Last updated on July 2nd, 2019 at 09:08 pm
Harley-Davidson Inc. officials are still developing plans to address tariffs placed on their motorcycles by the European Union and have not finalized a plan on where to shift production, executives said Tuesday during an earnings call with analysts.
John Olin, Harley-Davidson chief financial officer, said the company is working to mitigate the increased costs of shifting production of the nearly 40,000 motorcycles Harley sells in Europe to international production facilities. He said the effort is more challenging because the company’s business plans did not consider the possibility of moving the work overseas.
“We never contemplated moving our European volume out of the United States,” Olin said.
He added the company has a “constant dialogue” with those involved in the new tariffs to have them removed.
“We are working with the (Trump) administration. We are working with all governments we can,” Olin said, although he declined to elaborate on those discussions.
Harley announced in June it would shift the production of European motorcycles to overseas facilities to avoid an increase in tariffs on the bikes from 6 percent to 31 percent. The company estimated the tariffs would add $2,200 to the average price of a motorcycle and decided it could not afford to pass that cost along to dealers and customers.
After including only brief mentions of the tariffs in announcing second quarter earnings, Harley executives spoke extensively about the potential business impact during the company’s quarter call with analysts.
“We made the best decision given the circumstances,” said Matt Levatich, Harley president and chief operating officer. “We will continue to make the best business decision for Harley-Davidson.”
The company originally estimated absorbing the higher tariffs could cost up to $45 million this year, but lowered that figure to closer to $35 million after shipping additional motorcycles to Europe ahead of the tariffs being put in place. Retail sales in Europe increased 4.3 percent, but said the demand came from Harley’s new Softail models, not customers trying to buy bikes ahead of the tariffs.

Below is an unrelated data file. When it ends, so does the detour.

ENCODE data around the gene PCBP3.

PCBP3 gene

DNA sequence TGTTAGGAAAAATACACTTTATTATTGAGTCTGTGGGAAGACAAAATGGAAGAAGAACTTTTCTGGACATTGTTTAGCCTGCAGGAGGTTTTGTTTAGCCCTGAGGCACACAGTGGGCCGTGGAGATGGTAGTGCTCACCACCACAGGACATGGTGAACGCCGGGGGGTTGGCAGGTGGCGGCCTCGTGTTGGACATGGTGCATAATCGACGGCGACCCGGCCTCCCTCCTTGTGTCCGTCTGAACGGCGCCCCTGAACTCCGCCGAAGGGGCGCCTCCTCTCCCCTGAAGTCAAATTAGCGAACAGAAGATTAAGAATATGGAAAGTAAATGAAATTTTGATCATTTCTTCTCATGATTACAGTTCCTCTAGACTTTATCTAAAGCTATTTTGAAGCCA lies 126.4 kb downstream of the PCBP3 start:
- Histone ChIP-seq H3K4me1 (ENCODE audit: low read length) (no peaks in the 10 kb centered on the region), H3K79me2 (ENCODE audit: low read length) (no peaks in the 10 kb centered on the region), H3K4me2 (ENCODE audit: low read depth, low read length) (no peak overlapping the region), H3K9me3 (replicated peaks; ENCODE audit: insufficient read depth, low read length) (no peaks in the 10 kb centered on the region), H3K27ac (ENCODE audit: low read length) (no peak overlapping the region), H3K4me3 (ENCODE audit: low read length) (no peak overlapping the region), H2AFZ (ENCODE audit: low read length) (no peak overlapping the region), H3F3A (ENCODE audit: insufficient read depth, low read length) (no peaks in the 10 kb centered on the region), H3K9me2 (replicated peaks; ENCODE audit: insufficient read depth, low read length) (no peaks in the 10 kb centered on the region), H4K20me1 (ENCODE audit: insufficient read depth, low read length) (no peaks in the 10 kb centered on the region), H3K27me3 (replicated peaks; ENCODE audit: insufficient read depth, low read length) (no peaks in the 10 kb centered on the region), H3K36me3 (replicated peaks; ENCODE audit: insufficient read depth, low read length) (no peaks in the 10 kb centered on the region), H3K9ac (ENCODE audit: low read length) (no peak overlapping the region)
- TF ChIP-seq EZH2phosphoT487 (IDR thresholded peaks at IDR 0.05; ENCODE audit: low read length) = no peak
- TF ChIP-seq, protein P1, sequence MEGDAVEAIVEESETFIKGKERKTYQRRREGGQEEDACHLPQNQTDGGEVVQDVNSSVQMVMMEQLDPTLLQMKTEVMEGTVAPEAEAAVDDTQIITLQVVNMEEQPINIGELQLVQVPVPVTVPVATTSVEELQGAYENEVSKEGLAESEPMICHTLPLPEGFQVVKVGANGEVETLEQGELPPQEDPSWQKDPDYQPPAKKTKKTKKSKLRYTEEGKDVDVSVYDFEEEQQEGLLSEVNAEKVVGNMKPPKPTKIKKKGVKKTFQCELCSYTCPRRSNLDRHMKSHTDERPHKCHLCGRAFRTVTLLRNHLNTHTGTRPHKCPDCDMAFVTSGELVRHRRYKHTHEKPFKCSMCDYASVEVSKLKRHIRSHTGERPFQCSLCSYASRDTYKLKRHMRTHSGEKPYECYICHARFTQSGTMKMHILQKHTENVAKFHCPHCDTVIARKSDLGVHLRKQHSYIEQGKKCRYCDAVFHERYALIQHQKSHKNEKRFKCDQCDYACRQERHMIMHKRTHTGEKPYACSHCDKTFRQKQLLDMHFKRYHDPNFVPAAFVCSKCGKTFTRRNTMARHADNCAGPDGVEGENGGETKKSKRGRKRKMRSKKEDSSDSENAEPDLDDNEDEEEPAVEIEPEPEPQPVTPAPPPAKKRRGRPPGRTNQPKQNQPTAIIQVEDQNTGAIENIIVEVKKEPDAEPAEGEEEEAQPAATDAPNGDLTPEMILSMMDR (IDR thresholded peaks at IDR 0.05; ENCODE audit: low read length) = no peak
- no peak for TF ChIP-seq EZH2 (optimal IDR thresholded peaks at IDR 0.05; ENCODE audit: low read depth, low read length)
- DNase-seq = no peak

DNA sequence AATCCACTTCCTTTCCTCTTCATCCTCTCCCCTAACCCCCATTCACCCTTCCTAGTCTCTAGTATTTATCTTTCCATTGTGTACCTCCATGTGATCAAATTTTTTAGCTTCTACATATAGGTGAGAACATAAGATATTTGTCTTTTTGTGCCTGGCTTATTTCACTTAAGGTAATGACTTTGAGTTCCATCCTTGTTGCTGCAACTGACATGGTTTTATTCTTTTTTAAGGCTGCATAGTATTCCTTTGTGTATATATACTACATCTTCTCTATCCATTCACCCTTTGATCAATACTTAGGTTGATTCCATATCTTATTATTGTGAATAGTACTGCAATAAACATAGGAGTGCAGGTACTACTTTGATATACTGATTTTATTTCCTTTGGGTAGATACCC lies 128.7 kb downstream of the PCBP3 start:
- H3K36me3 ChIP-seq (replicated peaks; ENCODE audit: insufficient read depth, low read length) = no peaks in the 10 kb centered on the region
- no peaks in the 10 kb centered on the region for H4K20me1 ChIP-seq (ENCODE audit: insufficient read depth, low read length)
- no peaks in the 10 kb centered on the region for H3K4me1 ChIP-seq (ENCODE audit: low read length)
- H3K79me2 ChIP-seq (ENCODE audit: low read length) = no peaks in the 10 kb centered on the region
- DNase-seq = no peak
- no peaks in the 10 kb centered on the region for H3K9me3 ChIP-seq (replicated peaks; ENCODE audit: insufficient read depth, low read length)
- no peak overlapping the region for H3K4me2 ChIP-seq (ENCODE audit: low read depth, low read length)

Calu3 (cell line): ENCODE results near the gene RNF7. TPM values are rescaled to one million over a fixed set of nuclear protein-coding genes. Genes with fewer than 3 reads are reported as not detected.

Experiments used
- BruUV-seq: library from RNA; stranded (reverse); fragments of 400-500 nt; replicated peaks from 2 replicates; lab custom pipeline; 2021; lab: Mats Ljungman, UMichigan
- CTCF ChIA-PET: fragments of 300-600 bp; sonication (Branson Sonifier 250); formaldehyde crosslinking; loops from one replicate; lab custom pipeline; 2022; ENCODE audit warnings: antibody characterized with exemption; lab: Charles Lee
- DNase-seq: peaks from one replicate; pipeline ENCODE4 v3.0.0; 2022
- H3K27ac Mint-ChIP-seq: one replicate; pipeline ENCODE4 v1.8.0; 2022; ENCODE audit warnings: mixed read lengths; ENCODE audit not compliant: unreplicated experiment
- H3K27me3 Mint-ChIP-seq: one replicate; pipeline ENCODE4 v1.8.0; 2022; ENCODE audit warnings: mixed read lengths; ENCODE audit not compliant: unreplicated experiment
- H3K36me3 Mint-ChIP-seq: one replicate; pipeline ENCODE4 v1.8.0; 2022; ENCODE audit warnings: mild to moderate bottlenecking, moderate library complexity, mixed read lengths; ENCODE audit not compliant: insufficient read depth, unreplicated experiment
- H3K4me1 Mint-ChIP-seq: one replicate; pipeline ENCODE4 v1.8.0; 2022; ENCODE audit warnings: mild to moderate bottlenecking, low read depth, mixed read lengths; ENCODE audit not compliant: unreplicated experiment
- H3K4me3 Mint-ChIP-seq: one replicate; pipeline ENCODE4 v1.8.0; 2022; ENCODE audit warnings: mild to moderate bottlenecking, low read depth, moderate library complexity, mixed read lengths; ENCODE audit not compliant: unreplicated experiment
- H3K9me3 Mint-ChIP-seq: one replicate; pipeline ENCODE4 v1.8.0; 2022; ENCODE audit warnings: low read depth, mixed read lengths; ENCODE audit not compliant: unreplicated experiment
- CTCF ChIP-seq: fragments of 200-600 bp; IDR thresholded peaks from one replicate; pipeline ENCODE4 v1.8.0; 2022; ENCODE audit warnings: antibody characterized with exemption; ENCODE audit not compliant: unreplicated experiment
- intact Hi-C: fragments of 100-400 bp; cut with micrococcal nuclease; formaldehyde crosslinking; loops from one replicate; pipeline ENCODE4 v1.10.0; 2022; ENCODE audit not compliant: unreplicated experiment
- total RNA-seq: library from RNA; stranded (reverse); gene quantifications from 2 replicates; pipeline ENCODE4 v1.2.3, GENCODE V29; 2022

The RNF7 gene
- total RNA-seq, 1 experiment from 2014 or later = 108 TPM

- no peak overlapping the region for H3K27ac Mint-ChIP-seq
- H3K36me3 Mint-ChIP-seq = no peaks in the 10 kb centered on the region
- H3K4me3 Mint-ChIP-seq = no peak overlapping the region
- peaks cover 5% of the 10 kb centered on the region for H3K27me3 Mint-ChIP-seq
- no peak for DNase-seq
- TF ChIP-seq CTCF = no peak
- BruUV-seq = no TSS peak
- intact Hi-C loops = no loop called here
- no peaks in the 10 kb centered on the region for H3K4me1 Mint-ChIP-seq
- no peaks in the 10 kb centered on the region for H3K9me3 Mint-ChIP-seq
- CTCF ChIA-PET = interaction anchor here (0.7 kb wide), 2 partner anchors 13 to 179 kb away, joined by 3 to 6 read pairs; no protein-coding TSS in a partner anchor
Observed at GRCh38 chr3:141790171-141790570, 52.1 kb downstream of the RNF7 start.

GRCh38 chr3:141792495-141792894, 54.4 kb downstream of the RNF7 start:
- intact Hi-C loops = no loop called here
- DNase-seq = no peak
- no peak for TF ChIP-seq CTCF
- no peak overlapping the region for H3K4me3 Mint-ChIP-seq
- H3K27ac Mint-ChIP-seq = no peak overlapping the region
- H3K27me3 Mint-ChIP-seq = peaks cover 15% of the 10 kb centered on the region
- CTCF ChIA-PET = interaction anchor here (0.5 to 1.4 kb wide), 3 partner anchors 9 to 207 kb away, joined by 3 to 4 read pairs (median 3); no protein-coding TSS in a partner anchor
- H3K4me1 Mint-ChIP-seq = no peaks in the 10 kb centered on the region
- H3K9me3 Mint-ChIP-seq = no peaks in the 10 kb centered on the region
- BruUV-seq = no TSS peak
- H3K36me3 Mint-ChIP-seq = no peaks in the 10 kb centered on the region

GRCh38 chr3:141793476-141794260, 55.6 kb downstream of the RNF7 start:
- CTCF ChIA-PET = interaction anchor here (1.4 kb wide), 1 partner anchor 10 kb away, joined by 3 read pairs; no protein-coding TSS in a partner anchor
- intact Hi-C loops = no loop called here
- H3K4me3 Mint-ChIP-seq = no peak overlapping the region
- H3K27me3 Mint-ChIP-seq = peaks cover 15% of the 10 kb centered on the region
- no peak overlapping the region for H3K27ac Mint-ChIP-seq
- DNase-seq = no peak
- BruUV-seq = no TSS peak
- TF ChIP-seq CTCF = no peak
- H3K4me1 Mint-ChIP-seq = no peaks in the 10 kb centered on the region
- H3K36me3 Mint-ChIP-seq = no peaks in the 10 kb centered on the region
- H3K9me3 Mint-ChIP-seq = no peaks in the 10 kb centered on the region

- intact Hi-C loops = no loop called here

Harley continued to estimate the tariffs could cost up to $100 million annually beginning in 2019, but Olin said the company hopes to reduce those costs over time.
“We are doing everything at the company to absorb the costs that we can,” Olin said. “It is our aim to mitigate those over time …. But this is going to take a lot of work.”
In addition to the European tariffs, Harley estimates new U.S. tariffs on steel and aluminum will increase raw material costs $15 million to $20 million this year. The added costs prompted the company to cut the midpoint guidance for its operating profit from 10 percent to 9.5 percent.
Harley has produced motorcycles internationally since the late 1990s with the opening of a facility in Brazil and later in India. The company is currently expecting to begin production at a facility in Thailand in the fourth quarter of this year. A wheel production facility in Australia is closing as part of an ongoing restructuring plan.
The international facilities – with the exception of Australia – have typically been final assembly facilities aimed at avoiding tariffs in specific markets. The shift in production for Europe has a similar goal.
Levatich said the company would continue to make motorcycles for the U.S. market domestically.
Asked if the company had decided to shift the European production to the new Thailand facility, Olin said the company is looking at all of its options and will share its plans when a decision is made.
Harley’s decision to produce European bikes internationally has drawn sharp criticism from President Donald Trump, who suggested on Twitter that the company was only using tariffs as an excuse and said his administration would work with Harley’s competitors to bring production to the U.S.
“I’ve done so much for you, and then this,” Trump wrote in one tweet. “We won’t forget, and neither will your customers or your now very HAPPY competitors!”
Levatich said the company has done “a lot of consumer research” on the reaction to the decision and has seen “no discernible shift” in sales patterns or favorability toward the Harley brand.
He added many European dealers were proud the company recognized their investment in Harley and said most U.S. dealers “understand the nature of the decision.”
“They see us doing the right thing for our customers, dealers and our business,” Levatich said.